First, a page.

All this to say, if you call around you can get someone to work with you, and who can do a good, fun show for the kids.
posted by Fuzzy Skinner at 12:04 PM on April 19, 2008


food coloring

Please mention on the invitations that they should wear their grungy non-"party" clothes that are ok to get dirty and stained.

Sincerely,
The Moms of your party guests
posted by SuperSquirrel at 1:30 PM on April 19, 2008


Oh yeah, following on from misspat's post... I don't know if game this has crossed the pond, but here it has saved many a person's sanity when faced with a room full of six year olds.

Sleeping Lions.

All the kids lie on the floor, as still and quiet as they can be. They're sleeping lions. Lions like their sleep and they sleep very still and quiet. For 6 year olds, I get them to shut their eyes. The adults then patrol the sleeping lions, and if any of the lions are caught moving, they're out.

A variation, if you have slightly older kids, is to have the adults, and later the kids that are out, go round trying to make the lions laugh, by pulling faces, telling jokes, just purely by looking into their eyes for as long as it takes... you get the idea.

This game has been played for generations. By the time the kids work out the con, they've got kids of their own to look after.

Adults get an extra glass of wine when it's all over if any of the kids actually fall asleep.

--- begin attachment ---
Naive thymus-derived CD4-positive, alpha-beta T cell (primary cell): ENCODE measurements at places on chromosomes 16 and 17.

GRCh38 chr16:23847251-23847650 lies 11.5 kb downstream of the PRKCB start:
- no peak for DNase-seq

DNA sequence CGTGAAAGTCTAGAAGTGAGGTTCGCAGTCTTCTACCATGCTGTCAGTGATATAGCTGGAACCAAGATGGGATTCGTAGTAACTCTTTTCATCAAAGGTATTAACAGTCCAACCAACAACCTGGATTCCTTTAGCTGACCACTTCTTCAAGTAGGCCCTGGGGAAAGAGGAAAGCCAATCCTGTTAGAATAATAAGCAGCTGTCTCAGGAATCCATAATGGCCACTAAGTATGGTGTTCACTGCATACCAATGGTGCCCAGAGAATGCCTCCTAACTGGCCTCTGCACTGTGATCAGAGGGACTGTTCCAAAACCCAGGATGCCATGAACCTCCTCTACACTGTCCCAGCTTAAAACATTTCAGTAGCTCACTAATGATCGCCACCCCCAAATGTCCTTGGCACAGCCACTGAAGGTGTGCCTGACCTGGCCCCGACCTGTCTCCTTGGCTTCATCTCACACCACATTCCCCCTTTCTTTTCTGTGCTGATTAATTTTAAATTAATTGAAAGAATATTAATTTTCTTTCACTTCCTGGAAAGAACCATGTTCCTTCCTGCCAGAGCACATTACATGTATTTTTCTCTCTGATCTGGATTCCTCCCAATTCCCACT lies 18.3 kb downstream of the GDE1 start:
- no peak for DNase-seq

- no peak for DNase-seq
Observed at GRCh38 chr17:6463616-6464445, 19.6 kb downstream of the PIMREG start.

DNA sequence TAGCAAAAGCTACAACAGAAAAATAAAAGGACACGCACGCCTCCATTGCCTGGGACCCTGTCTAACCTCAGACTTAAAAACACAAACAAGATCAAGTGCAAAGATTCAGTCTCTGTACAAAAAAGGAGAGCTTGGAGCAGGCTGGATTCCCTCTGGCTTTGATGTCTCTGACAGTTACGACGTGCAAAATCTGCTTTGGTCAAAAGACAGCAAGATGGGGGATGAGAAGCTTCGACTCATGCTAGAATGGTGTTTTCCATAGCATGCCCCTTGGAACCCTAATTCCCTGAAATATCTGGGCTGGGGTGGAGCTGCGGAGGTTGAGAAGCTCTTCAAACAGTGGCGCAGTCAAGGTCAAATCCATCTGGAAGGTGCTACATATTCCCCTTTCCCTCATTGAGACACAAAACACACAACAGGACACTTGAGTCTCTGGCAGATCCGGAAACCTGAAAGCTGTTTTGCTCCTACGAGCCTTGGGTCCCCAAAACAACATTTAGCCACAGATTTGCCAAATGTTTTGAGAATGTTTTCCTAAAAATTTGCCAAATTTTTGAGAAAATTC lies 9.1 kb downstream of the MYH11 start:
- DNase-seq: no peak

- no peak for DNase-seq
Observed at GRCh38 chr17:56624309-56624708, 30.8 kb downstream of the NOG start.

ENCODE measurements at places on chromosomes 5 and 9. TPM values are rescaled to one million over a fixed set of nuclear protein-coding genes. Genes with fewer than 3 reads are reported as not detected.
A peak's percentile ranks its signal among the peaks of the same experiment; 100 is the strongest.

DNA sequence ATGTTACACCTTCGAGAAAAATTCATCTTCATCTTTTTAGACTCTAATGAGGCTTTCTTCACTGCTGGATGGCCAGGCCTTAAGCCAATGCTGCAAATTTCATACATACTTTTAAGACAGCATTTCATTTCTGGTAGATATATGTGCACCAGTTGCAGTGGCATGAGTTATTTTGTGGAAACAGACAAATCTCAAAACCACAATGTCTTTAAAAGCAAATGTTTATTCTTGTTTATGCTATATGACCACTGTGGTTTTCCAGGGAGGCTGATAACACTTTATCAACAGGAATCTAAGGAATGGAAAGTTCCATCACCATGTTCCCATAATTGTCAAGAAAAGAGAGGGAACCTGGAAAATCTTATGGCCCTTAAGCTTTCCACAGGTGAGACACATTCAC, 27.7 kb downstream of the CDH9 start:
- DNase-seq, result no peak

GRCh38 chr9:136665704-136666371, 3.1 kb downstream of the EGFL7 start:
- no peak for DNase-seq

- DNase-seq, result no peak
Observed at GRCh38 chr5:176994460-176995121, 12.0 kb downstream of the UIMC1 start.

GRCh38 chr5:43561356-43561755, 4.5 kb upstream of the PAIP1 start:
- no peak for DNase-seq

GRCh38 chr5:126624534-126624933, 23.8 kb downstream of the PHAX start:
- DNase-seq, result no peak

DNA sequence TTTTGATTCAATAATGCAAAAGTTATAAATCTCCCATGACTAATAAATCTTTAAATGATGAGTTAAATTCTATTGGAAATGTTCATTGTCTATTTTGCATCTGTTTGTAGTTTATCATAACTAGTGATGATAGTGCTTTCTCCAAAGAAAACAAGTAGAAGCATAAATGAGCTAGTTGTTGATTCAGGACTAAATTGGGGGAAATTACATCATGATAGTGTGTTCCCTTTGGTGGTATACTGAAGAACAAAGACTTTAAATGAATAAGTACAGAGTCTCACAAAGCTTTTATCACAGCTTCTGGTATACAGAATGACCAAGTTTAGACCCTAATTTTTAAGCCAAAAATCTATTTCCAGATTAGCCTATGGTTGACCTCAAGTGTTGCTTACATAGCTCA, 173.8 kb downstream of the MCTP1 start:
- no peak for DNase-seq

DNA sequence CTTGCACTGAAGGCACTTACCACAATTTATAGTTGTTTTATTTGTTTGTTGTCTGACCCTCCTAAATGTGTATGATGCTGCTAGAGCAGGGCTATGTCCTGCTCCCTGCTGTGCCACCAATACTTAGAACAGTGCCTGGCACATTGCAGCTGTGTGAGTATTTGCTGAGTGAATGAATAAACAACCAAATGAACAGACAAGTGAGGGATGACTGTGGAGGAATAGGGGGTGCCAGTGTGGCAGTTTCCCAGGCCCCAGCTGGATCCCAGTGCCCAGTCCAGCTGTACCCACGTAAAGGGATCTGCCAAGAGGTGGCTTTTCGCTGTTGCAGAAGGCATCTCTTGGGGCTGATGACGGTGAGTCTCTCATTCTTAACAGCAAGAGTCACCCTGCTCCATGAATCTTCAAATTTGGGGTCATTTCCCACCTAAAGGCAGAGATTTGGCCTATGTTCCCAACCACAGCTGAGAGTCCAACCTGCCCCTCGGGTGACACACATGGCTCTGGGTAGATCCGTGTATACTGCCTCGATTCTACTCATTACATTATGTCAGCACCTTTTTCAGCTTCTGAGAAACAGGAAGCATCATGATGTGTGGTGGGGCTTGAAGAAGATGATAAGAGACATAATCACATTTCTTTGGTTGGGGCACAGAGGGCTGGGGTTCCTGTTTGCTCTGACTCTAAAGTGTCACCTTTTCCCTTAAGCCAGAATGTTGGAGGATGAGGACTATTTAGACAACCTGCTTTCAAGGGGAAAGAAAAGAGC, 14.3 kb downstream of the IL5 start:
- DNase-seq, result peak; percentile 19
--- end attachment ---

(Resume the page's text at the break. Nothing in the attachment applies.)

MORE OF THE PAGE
Seriously though, if all the hyperactivity is starting to get to them, this is a great way to get 6 year olds to wind down a bit.
posted by Helga-woo at 3:11 PM on April 19, 2008


Where do you live? If you live in a May-is-warm state, why not throw it at a neighborhood pool? Its free, easy and the kids keep themselves entertained. Buy a cake and you're done!
posted by thebrokenmuse at 4:32 PM on April 19, 2008


Two words for you : WATER BALLOONS.
posted by BobbyDigital at 8:01 PM on April 19, 2008


(Why not use black balloons?)
posted by amanda at 7:13 AM on April 19 [+] [!]


If it's sunny, they pop almost immediately.
posted by Lucinda at 9:42 PM on April 19, 2008


Water Balloons indeed.

For one of my birthdays growing up, we filled up a ton of water balloons, put them in coolers or garbage bags, and went to the park with a bunch of friends. It was epic. You can also pick up a water balloon launcher or two for fairly cheap. Have a cake and some watermelon/chips/capri suns and you are set. Water balloon launchers + boys = endless fun. I need to buy one right now.
posted by clearly at 10:30 PM on April 20, 2008 [1 favorite]